Effects of unpaired nucleotides within HIV-1 genomic secondary structures on pausing and strand transfer

Christian Lanciault, James J. Champoux

Research output: Contribution to journalArticle

15 Scopus citations


Reverse transcriptase-mediated RNA displacement synthesis is required for DNA polymerization through the base-paired stem portions of secondary structures present in retroviral genomes. These regions of RNA duplex often possess single unpaired nucleotides, or "bulges," that disrupt contiguous base pairing. By using well defined secondary structures from the human immunodeficiency virus, type 1 (HIV-1), genome, we demonstrate that removal of these bulges either by deletion or by introducing a complementary base on the opposing strand results in increased pausing at specific positions within the RNA duplex. We also show that the HIV-1 nucleocapsid protein can increase synthesis through the pause sites but not as efficiently as when a bulge residue is present. Finally, we demonstrate that removing a bulge increases the proportion of strand transfer events to an acceptor template that occur prior to complete replication of a donor template secondary structure. Together our data suggest a role for bulge nucleotides in enhancing synthesis through stable secondary structures and reducing strand transfer.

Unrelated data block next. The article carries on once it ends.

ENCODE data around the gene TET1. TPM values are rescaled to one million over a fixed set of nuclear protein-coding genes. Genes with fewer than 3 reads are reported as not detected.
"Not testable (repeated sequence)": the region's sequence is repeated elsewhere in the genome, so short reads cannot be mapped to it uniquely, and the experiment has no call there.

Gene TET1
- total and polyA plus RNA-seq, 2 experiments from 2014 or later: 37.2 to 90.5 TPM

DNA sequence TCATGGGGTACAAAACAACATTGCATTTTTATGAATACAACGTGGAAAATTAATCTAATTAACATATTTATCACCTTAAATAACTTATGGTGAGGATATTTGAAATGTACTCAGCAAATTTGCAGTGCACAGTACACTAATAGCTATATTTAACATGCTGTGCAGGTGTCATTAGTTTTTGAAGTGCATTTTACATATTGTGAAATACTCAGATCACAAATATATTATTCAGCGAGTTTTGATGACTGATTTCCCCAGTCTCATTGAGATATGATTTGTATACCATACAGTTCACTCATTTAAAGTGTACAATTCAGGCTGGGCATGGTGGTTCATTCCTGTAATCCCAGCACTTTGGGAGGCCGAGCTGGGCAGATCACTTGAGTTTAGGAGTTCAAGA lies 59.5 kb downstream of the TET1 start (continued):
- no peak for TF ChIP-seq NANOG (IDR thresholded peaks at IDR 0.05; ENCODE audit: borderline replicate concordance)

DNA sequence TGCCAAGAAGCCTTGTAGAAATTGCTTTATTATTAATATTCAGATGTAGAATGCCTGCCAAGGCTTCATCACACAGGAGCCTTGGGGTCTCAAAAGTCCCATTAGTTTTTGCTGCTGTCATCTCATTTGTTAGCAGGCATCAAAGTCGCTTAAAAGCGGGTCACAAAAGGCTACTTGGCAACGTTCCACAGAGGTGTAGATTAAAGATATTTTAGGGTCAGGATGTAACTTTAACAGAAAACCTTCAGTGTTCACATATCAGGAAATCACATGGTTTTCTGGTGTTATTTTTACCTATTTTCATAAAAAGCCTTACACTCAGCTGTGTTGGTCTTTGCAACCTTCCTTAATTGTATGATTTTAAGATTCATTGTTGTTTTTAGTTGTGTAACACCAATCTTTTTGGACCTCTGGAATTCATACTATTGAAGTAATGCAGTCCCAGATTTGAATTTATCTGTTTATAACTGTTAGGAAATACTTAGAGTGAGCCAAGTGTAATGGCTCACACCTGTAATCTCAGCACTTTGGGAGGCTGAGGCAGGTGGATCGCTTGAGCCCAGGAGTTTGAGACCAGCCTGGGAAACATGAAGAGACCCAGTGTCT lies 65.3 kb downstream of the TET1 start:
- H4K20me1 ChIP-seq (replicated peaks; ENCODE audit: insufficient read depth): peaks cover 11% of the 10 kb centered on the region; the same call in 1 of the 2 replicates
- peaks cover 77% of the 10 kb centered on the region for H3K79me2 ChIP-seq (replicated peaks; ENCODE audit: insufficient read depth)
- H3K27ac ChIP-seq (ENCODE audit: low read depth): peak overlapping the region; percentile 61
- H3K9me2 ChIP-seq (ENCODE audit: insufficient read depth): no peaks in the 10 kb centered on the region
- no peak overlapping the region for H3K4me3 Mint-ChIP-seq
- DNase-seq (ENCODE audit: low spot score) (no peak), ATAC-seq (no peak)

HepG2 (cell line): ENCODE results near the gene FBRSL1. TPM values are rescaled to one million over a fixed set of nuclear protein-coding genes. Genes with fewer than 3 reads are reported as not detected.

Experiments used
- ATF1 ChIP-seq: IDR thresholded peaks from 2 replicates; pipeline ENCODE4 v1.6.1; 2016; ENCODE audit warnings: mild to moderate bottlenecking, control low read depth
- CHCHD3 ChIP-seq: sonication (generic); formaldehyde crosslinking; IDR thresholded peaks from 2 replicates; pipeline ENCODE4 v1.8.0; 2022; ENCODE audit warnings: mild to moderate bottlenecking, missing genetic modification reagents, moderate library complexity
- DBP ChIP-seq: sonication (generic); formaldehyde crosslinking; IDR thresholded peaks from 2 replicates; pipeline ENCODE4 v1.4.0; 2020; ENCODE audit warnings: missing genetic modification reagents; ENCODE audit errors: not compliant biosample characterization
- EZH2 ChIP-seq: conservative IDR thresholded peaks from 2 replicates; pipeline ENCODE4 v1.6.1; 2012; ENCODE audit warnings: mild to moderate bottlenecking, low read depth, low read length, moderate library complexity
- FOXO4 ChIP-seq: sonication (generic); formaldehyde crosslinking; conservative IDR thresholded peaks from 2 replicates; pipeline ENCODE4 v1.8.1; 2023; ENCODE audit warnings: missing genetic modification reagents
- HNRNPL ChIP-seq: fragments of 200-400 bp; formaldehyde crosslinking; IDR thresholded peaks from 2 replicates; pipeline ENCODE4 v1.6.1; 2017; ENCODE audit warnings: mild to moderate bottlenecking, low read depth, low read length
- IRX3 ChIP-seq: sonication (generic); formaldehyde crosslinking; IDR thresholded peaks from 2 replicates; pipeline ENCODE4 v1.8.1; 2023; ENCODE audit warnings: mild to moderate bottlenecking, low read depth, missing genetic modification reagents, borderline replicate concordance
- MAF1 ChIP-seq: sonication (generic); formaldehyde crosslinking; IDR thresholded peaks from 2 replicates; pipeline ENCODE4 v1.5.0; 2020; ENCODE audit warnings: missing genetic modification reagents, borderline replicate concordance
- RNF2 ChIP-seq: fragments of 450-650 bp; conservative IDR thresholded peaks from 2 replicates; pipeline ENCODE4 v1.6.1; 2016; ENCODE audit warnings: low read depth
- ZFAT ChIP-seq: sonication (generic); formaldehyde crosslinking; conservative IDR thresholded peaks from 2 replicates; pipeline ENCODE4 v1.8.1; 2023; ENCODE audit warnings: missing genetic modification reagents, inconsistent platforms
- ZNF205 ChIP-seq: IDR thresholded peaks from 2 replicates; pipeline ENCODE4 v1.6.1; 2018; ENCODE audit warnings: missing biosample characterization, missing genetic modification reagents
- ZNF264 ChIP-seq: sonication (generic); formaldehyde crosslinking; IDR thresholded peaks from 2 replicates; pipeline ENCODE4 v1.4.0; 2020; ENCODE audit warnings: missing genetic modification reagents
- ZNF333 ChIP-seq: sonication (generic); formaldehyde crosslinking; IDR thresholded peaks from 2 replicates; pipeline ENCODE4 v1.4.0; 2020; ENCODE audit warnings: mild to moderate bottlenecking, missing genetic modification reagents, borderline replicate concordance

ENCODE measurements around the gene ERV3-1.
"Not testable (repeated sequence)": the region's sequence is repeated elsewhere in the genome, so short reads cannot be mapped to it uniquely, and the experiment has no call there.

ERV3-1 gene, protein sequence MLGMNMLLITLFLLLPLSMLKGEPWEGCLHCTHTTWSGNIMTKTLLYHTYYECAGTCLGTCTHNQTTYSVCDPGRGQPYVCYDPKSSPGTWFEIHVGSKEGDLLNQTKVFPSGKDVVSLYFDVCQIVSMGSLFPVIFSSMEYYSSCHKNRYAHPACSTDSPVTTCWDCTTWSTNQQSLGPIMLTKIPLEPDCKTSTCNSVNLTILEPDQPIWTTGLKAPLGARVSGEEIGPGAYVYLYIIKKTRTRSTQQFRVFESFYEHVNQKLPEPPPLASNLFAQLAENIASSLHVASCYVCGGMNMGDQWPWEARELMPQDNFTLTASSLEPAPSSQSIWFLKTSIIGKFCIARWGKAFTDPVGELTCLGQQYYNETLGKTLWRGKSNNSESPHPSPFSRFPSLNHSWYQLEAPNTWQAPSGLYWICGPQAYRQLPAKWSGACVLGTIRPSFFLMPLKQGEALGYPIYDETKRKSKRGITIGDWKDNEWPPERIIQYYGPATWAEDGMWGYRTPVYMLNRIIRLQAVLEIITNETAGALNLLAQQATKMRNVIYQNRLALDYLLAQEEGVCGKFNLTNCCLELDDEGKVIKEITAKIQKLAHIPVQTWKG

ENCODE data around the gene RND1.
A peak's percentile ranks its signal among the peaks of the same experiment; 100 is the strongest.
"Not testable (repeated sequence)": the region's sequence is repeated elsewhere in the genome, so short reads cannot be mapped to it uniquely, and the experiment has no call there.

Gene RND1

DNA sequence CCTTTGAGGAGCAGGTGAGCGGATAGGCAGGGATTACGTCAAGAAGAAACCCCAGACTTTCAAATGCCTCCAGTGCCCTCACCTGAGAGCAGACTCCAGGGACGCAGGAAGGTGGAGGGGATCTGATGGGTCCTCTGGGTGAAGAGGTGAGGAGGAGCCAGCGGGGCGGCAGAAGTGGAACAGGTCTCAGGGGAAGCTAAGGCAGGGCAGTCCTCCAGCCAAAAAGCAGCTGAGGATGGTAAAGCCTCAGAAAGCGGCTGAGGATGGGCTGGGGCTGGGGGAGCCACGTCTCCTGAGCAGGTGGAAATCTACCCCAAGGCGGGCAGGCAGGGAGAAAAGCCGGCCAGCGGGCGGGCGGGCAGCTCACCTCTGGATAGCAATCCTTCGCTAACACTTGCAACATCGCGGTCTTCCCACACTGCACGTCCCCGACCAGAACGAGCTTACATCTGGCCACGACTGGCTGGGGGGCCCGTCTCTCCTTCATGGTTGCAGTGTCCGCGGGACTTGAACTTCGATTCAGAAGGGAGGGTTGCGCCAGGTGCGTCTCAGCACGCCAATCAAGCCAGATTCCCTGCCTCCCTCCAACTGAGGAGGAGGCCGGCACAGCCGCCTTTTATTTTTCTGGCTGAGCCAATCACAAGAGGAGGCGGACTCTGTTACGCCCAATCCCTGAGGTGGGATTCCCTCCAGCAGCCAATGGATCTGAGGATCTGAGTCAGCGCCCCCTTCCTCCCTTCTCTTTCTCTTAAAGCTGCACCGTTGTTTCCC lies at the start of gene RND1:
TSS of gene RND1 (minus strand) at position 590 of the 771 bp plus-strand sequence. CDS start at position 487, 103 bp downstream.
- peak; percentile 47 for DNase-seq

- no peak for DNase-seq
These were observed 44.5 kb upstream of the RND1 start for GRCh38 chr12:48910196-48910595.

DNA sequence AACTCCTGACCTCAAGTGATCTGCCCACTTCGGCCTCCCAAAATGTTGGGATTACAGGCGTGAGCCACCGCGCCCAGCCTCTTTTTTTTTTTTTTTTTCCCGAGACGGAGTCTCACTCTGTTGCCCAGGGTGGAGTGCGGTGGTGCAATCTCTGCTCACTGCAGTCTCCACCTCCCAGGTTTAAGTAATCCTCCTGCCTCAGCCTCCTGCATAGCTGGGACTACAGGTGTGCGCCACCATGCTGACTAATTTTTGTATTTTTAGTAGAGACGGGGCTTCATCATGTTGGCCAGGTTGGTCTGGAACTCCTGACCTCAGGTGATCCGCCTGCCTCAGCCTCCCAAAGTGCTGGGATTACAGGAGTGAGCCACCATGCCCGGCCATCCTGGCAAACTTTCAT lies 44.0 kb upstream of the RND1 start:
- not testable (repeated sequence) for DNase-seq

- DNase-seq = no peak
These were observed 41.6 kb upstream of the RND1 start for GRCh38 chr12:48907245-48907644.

Original languageEnglish (US)
Pages (from-to)2413-2423
Number of pages11
JournalJournal of Biological Chemistry
Issue number4
StatePublished - Jan 28 2005


ASJC Scopus subject areas

  • Biochemistry
  • Molecular Biology
  • Cell Biology

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